Tackling Your Independent Research

Before discussing internship opportunities, study abroad plans, and even job interviews, we have to discuss the only thing that really stands in our way of even graduating. Can you take a guess? ---Independent research. The words, "junior paper"--or JP for short, or "senior thesis" causes students to roll their eyes, groan, or even ask the other person to please not bring it up those words again. Honestly, these reactions are justifiable. Most of us have never written upwards 30-100 pages of pure academic research that is the product of months and months of work--or sometimes weeks for other people. But this project does not have to be so intimidating! Here are a few tips to get you started in the right direction and most of all, encourage you.

1. Contact your advisor (like now): Sometimes you might be hesitant to contact your advisor because he or she is a world-renowned scholar and must be entirely too busy to deal with an undergraduate student. But seriously, that advisor knows about you. Once the head of your department sent you the letter about who you were assigned to in order to complete your project, you better believe that the advisor received a similar email. Don't be afraid. Think about it this way---your grade doesn't entirely depend on their guidance but if you have a specific advisor, usually it's because that person is extremely knowledgeable in whatever interest that you are pursuing. That's not to say that you should cold call, stalk the advisor's house, or send the person countless emails a day. However, think of that person as an invaluable resource who is there to steer you in the right direction. After all, the advisor is the one who will be grading your paper.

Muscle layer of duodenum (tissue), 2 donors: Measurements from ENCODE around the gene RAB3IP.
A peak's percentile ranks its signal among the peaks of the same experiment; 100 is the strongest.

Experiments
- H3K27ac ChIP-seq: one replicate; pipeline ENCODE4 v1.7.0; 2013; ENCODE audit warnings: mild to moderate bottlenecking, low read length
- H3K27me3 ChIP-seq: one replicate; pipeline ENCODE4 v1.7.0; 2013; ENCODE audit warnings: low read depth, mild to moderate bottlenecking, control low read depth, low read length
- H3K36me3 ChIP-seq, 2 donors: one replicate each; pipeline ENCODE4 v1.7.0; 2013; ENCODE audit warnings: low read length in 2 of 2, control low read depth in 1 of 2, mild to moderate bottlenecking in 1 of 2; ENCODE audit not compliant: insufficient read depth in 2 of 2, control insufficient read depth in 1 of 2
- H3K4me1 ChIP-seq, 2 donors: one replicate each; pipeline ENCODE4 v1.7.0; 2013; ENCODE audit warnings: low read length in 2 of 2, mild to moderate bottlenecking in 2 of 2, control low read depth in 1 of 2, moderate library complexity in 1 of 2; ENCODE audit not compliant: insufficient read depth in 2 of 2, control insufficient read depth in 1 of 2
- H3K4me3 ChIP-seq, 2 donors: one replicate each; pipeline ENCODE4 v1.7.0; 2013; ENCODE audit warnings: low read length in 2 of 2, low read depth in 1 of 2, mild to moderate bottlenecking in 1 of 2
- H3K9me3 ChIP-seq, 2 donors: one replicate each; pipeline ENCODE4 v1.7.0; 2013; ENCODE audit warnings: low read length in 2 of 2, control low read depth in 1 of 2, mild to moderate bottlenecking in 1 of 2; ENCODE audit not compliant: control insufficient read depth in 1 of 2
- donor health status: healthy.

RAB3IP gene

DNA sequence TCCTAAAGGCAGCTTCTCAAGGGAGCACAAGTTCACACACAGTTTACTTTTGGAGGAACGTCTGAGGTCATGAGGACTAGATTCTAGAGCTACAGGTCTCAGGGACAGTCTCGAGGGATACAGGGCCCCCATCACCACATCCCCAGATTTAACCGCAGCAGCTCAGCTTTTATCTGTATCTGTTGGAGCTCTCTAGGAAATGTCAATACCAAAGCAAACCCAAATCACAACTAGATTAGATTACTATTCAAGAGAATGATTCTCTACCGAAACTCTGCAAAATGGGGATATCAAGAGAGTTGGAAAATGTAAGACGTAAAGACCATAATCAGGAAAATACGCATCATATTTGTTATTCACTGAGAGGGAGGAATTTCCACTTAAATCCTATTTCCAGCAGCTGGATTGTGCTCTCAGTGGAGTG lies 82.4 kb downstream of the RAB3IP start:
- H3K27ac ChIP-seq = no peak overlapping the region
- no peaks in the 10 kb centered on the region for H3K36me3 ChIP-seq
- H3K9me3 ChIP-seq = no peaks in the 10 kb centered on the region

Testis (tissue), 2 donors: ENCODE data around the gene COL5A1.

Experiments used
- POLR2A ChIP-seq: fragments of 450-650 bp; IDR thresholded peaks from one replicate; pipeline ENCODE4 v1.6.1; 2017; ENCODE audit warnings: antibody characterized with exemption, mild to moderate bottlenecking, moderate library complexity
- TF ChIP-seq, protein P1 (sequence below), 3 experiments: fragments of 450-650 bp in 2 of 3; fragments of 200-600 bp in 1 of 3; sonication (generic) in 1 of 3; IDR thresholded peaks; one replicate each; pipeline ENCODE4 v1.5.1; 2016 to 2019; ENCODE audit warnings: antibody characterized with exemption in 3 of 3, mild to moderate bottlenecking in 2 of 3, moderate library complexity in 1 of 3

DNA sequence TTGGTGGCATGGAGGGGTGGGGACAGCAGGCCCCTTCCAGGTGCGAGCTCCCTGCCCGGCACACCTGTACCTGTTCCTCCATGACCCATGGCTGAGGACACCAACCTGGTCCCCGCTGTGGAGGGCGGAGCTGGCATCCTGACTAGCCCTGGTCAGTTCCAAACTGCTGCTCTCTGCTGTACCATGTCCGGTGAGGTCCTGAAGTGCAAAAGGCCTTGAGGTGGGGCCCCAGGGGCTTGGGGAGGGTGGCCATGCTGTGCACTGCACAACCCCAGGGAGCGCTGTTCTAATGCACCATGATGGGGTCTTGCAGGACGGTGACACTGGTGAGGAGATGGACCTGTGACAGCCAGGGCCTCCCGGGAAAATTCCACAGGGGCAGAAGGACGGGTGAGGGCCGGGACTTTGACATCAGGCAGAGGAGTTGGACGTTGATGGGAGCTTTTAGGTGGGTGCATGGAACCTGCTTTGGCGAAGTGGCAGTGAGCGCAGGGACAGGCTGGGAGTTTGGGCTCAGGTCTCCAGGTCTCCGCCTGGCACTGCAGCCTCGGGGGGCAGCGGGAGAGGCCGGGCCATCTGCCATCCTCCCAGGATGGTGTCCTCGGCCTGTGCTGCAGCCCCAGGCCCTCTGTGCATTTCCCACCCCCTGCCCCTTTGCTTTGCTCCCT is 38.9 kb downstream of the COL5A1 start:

2. Attend Writing Sessions: Usually your department or even the Writing Center will host events for students writing their JPs and senior theses--take advantage of them! In addition, these events generally have food so you can boost your productivity while eating. The best thing about these sessions is that there is a collective sense of diligence during these events. Sometimes when you try to host sessions with your friends, you can become easily distracted. But at writing sessions, the rooms are extremely quiet and you can naturally churn out more pages than you think.

3. Don't Procrastinate: This is an obvious one but it needs to be reiterated: don't be procrastinate. Even though December or the end of April seems like such a long time for now, it's actually closer than you think if you add in the amount of breaks that we have. Time goes fast in general. Personally, I can't even believe I'm a junior; I still stutter when someone asks what year am I in, thinking that I'm a sophomore. Plan ahead because you might hit a few bumps along the way and you'll be more apt to tackle them if you have a sufficient amount of time to do so. For juniors, maybe for the first month or so, gather your materials, then the second month, begin analyze your texts, and then the third month, you can develop your argument. For seniors, each month would be extended to a couple.

4. Believe In Yourself: Sometimes we feel like we have writer's block before we've even written anything at all. The idea of a topic that we have to elaborate upon for pages and pages seems so realistic, doesn't it? But don't fret. You understand yourself more than you think. As far as thinking about a topic, think about what makes you happy--what you can go on and on talking about to someone else. Passion, in my opinion, is the key factor in crafting a successful paper. Don't be afraid to do something different and allow your mind to naturally go to uncharted territories. And last but not least, don't force yourself to be creative. Even though we should ask seek resources from advisors, professors, and student centers, sometimes your mind will inexplicably fill the gaps in your seemingly disconnected ideas if you just relax.

Well, that's all for now, Princetonettes. Until next time!